The entrance point of sacroiliac screw locates between the rear of the large sciatic notch and the iliac wing [7, 8], and theoretically speaking, it has the chance to overlap with superior gluteal artery branches located outside the pelvis or with its lateral view of the body surface projection. In general, there are two sacroiliac screw placement directions. One is directed diagonally from the outer back into the front inner applicable to the sacroiliac joint dislocation; the other is directed horizontally from the outer to the inner applicable to longitudinal fractures of the sacrum (tile C sacral fractures). The latter can also be applicable to sacroiliac joint dislocation. Although the Safe Area for placement for the latter is smaller than that of the former, we have been still working on the relevant radiological anatomy and biomechanics study on the Safe Area of placement in the latter direction due to its irreplaceability in treating the longitudinal fractures of the sacrum which bears lowest stability of posterior pelvic ring [911].

Our study showed that, S1 entrance points have large chance of overlapping with the deep superior branch of superior gluteal artery. As per our observation of the overlapping samples, we did not find any obvious features and rules on how they overlapped. In addition, our study showed that, in the sample cases where the superior gluteal artery and the entrance points do not intersect, the most risky area that the superior gluteal artery passes was exactly located in front of the widest part of the placement area, the shortest distance (DS) between the bony Safe Area and the deep superior branch being only 0.86 cm. The abovementioned observation results revealed that, even if the entrance point is located in the safe bony area, it is hard to secure the absolute safety of the placement. In our opinion, the guide pin/drill shall be inserted into the safe bony area accurately on one time because any seemingly minor positioning deviations may cause injury to the superior gluteal artery branch, especially in the wider zone of safe bony area which should be paid more attention.

The previous relevant studies on superior gluteal artery iatrogenic injury were individual case reports and focused on S1 sacroiliac screw. The case report of Marmor et al. [2] believed that, the abnormal growth of the superficial branch of the superior gluteal artery will lead to the increasing risk of relevant iatrogenic injury during the process of sacroiliac screw placement. Collinge et al. [12] believed that, the deep superior branch of the superior gluteal artery is the most vulnerable part in the process of sacroiliac screw placement. We believe that, the different injury records of different branches may be due to the different directions of screw placements. It was well documented that, in the experimental study of Collinge et al. [12], the direction of sacroiliac screw placement is set to be from outer lower back to inner upper front and it was observed that, the deep superior branch of superior gluteal neurovascular bundle has the most chance of being injured by the entrance point. Our study showed that, theoretically, S1 sacroiliac screw entrance point has the most chance of overlapping with the deep superior branch of the superior gluteal artery, although the entrance point of horizontal placement is slightly anterior. The reasons may be the following: first, it may be due to the wider scope of the sagittal plane space between the deep superior branch and the superficial branch of the superior gluteal artery; second, it could not be denied that the measuring error was increased because the superior gluteal artery and the superior gluteal nerves were combined to be superior gluteal neurovascular bundle in previous studies.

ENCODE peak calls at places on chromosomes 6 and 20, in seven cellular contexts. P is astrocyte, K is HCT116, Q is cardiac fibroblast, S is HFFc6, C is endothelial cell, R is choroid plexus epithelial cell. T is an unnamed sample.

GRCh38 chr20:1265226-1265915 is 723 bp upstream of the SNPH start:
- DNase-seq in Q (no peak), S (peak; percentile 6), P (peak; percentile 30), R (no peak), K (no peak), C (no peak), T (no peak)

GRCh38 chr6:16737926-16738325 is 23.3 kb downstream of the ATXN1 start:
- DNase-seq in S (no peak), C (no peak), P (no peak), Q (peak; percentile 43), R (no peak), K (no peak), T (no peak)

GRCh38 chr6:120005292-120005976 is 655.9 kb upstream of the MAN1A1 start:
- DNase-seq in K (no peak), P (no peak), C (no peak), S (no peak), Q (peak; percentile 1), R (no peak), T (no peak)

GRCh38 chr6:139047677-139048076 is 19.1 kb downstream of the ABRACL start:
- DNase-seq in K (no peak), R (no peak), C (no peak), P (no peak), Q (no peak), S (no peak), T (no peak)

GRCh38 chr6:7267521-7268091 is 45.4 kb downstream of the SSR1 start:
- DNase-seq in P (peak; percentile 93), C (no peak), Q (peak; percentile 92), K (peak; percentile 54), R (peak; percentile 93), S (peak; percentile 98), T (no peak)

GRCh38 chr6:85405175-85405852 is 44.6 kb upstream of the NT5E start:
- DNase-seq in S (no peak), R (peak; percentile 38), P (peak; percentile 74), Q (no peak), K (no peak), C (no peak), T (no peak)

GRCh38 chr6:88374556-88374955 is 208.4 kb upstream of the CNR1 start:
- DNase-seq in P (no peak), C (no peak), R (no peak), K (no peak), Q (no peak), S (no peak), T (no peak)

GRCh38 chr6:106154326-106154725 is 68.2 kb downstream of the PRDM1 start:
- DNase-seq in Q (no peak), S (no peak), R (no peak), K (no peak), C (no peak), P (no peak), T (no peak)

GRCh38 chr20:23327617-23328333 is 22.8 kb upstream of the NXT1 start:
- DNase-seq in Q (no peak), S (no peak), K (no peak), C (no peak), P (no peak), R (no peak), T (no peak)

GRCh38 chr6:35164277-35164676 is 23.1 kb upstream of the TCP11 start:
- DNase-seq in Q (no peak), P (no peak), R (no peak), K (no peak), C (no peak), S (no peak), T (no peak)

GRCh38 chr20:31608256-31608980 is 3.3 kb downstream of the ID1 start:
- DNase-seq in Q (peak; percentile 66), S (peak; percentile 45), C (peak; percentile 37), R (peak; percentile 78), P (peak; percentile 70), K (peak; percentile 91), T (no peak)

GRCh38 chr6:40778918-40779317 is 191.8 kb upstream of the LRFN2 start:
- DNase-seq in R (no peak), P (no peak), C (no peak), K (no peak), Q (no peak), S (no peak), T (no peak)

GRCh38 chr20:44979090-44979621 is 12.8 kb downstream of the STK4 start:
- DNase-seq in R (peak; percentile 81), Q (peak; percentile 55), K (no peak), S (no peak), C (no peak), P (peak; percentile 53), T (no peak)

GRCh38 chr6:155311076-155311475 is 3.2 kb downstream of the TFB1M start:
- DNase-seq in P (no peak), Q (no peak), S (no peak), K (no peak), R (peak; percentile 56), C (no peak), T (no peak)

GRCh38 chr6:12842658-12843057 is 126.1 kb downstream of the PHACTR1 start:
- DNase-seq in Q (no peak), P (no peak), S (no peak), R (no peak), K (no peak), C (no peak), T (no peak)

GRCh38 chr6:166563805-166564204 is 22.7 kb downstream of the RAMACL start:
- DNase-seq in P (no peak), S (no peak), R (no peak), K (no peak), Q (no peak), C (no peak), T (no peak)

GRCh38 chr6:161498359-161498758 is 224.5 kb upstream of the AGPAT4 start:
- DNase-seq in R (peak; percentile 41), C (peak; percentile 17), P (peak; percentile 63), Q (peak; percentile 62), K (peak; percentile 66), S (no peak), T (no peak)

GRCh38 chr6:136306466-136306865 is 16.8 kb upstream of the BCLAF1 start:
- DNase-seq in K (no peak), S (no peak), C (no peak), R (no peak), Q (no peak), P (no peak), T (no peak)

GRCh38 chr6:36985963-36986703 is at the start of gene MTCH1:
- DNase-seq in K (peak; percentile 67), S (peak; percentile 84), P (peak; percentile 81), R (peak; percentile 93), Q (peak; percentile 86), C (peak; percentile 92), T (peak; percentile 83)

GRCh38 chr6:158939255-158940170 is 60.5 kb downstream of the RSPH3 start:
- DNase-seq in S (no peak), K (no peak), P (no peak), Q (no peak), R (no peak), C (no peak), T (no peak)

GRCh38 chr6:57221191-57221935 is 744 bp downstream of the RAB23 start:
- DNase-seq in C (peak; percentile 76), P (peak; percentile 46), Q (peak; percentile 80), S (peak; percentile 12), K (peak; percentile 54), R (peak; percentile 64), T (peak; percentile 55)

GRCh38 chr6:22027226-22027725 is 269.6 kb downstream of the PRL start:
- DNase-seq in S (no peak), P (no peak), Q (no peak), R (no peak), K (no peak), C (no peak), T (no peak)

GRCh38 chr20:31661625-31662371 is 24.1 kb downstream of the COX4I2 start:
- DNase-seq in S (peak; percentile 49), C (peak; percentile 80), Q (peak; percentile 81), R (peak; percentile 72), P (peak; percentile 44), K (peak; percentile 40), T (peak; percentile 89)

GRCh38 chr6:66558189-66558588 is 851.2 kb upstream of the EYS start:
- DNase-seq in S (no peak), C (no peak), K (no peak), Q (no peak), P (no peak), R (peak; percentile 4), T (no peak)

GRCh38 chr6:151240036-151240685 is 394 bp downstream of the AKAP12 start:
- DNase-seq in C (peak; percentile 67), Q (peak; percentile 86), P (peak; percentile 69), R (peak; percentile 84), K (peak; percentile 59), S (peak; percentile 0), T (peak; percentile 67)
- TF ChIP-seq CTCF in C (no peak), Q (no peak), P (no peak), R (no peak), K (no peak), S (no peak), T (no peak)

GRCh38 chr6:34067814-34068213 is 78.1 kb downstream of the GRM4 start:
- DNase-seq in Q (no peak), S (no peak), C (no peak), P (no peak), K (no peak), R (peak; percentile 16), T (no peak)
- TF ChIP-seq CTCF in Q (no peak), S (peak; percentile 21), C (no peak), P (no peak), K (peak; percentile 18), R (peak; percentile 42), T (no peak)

Altman et al. [5] reported individual cases on injuries to superior gluteal neurovascular bundle caused in the process of clinical sacroiliac screw placement, and it was reported that it triggered rapid bleeding at the entrance point when a 69-year-old patient was receiving the operation of percutaneous guide pin placement. They attributed such injury to aortic calcification viewable by CT. They speculated that such arterial injury may be due to direct injury or tractive injury by the guide pin. Marmor et al.’s case [2] showed that the superior gluteal artery injury may happen to young patients who do not have aortic calcification but have vascular malformations in superior gluteal artery. Maled et al. [3] reported cases where the fixation of two 7.3-mm sacroiliac screws in the S1 segment resulted in superior gluteal artery pseudoaneurysm. Stephen [6] reported one case where the superior gluteal artery pseudoaneurysm incurred 15 days after percutaneous sacroiliac screw placement, and he speculated that pseudoaneurysm may result from several factors and may be due to the original pelvis injury or the direct injury during the process of screw placement. It is thus evident that, although the characteristics of the superior gluteal artery and the expression of superior gluteal artery injuries may vary, all without exception have relevance to the direct violence of sacroiliac screw placement.